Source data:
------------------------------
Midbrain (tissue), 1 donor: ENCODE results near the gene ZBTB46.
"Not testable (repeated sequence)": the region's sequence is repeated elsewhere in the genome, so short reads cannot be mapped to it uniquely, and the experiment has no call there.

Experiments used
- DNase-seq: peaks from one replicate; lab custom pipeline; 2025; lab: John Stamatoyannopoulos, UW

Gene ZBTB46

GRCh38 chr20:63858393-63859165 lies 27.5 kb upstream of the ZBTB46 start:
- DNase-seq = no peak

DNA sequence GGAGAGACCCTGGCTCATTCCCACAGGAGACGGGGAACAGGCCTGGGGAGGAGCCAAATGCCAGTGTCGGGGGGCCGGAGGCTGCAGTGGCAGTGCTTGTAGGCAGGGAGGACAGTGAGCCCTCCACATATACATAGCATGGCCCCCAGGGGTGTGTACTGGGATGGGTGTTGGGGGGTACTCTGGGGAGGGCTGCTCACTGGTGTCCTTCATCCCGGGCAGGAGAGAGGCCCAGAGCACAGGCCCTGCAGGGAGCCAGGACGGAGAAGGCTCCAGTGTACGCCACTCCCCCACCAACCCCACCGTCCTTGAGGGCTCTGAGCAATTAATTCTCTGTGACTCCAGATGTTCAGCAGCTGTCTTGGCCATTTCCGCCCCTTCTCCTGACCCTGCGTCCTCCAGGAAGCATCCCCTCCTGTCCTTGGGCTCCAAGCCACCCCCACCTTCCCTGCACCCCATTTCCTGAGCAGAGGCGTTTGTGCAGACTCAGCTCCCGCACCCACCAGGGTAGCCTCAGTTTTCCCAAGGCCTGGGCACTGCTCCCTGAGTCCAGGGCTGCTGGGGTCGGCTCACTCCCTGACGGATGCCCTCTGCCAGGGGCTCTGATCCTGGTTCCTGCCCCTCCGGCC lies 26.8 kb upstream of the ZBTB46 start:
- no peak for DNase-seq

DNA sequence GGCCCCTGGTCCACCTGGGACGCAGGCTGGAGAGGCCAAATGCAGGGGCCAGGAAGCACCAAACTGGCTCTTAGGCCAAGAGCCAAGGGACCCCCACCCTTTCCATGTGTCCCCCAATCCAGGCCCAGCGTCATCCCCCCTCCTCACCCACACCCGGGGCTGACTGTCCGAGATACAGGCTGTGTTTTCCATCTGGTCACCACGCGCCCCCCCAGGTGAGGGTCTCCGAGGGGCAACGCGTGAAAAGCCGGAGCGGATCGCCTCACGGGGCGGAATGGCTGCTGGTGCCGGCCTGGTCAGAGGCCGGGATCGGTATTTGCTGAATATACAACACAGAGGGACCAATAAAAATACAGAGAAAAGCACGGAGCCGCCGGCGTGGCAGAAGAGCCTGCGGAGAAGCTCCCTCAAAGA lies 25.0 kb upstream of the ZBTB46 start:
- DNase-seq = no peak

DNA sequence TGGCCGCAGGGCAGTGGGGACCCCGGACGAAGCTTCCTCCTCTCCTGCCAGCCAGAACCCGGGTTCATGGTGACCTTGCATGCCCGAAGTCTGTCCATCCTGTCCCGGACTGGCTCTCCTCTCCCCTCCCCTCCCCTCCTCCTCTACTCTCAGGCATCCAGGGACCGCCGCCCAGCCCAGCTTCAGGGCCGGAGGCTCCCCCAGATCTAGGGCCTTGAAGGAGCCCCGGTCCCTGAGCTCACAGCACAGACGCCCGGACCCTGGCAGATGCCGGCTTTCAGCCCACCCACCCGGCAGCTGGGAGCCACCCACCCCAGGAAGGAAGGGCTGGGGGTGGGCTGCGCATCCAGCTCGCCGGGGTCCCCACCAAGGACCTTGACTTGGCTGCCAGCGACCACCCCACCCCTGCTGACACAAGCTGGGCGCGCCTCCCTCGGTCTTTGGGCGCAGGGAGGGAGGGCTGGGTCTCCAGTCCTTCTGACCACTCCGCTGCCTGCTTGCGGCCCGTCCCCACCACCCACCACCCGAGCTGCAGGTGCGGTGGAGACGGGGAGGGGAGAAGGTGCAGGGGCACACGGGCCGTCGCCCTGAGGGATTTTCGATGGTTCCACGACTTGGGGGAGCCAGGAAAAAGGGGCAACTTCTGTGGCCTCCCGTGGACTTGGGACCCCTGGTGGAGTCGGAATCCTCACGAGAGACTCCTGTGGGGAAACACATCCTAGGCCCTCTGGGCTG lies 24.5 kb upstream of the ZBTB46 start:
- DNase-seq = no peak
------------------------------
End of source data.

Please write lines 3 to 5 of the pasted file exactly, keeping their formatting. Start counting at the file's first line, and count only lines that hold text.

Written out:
Experiments used
- DNase-seq: peaks from one replicate; lab custom pipeline; 2025; lab: John Stamatoyannopoulos, UW

Gene ZBTB46